In 1860, the House convened the Select Committee to Investigate Alleged Corruptions in Government to examine the administration of President James Buchanan. While the committee ultimately found no impeachable offenses, they determined Buchanan’s administration was the most corrupt in the nation’s history.

Perhaps most famous near-impeachment in American history was that of President Richard Nixon. Amid the fallout of the Watergate investigation, President Richard Nixon resigned in 1974 before the full House was able to take up three articles of impeachment against him for a vote. Had he not resigned, he almost certainly would have been impeached – and likely convicted – for obstruction of justice, abuse of power and contempt of Congress.

Other presidents have faced less-serious attempts at impeachment, including Ulyssess S. Grant (relating to a number of scandals in his administration), Harry S. Truman (over his firing of Gen. Douglas MacArthur) and George W. Bush (illegally creating a case for war with Iraq, the Valerie Plame affair and use of torture).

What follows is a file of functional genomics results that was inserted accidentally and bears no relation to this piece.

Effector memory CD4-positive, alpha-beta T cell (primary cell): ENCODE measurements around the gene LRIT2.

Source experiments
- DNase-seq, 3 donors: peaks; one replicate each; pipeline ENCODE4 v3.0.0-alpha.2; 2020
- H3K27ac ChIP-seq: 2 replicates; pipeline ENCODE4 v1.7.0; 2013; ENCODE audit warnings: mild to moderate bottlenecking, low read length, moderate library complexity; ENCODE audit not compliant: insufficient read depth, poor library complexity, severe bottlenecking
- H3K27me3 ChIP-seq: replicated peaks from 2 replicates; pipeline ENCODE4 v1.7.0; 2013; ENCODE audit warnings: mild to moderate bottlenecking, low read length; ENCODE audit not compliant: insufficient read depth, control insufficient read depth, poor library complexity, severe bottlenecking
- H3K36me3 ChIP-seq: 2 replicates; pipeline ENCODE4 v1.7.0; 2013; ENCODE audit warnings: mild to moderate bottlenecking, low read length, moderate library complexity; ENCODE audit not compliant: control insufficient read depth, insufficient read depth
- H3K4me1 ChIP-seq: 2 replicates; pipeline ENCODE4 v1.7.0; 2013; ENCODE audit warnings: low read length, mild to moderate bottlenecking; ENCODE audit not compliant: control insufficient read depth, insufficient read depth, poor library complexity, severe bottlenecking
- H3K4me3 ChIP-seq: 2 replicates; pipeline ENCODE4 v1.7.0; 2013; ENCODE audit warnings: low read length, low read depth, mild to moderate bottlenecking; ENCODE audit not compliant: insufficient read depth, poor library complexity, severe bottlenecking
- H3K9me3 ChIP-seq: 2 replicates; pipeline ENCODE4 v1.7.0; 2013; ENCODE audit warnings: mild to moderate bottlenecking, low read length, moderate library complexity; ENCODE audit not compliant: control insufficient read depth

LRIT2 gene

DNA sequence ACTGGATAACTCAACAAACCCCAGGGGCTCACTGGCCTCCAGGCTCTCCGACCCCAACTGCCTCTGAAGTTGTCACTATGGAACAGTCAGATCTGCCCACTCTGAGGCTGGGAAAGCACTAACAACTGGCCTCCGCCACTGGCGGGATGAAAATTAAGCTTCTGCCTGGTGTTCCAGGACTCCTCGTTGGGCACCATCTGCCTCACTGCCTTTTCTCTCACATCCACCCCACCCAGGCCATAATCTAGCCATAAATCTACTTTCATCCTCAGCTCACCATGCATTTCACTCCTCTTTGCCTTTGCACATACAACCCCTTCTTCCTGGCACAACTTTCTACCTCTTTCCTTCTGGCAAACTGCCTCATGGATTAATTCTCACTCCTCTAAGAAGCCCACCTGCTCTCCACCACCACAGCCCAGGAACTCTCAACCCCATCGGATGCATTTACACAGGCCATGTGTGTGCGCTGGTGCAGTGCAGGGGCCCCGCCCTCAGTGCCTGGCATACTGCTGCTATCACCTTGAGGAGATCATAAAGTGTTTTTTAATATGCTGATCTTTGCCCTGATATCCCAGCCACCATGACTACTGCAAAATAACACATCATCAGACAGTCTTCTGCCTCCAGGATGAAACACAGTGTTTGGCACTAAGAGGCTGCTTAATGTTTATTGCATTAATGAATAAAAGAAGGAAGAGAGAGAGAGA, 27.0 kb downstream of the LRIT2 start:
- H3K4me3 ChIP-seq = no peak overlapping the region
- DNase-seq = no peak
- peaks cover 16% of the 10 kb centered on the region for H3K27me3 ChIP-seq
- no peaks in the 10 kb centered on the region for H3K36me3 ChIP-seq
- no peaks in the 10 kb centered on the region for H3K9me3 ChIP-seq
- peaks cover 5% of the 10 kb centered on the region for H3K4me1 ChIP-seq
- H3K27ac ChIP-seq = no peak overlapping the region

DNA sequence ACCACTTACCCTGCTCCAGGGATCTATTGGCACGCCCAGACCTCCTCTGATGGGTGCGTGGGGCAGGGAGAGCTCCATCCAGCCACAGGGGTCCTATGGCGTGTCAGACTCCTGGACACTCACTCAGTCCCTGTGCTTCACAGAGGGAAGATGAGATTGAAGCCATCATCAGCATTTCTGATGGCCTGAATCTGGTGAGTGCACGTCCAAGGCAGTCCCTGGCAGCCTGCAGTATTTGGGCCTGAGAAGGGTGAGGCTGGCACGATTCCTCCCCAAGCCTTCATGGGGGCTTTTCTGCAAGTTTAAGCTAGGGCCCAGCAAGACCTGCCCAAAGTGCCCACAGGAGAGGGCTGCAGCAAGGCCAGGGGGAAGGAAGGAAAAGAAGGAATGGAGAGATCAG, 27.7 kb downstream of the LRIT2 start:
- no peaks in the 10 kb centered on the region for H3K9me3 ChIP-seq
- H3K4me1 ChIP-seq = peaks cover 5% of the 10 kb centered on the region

At least five House Resolutions calling for the impeachment of President Donald Trump had already been filed prior to the Ukraine phone call:

  • House Resolution 438 (2017) – Introduced by Rep. Brad Sherman (D-CA) and Rep. Al Green (D-TX)
  • House Resolution 13 (2019) – Introduced by Rep. Brad Sherman (D-CA)
  • House Resolution 257 (2019) – Introduced by Rep. Rashida Tlaib (D-MI)
  • House Resolution 396 (2019) – Introduced by Rep. Sheila Jackson Lee (D-TX)
  • House Resolution 498 (2019) – Introduced by Rep. Al Green (D-TX)

So far, none of the resolutions have made it to the full House for a vote.

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Jordan Fischer is an investigative reporter with WUSA9. Follow him on Twitter at @JordanOnRecord.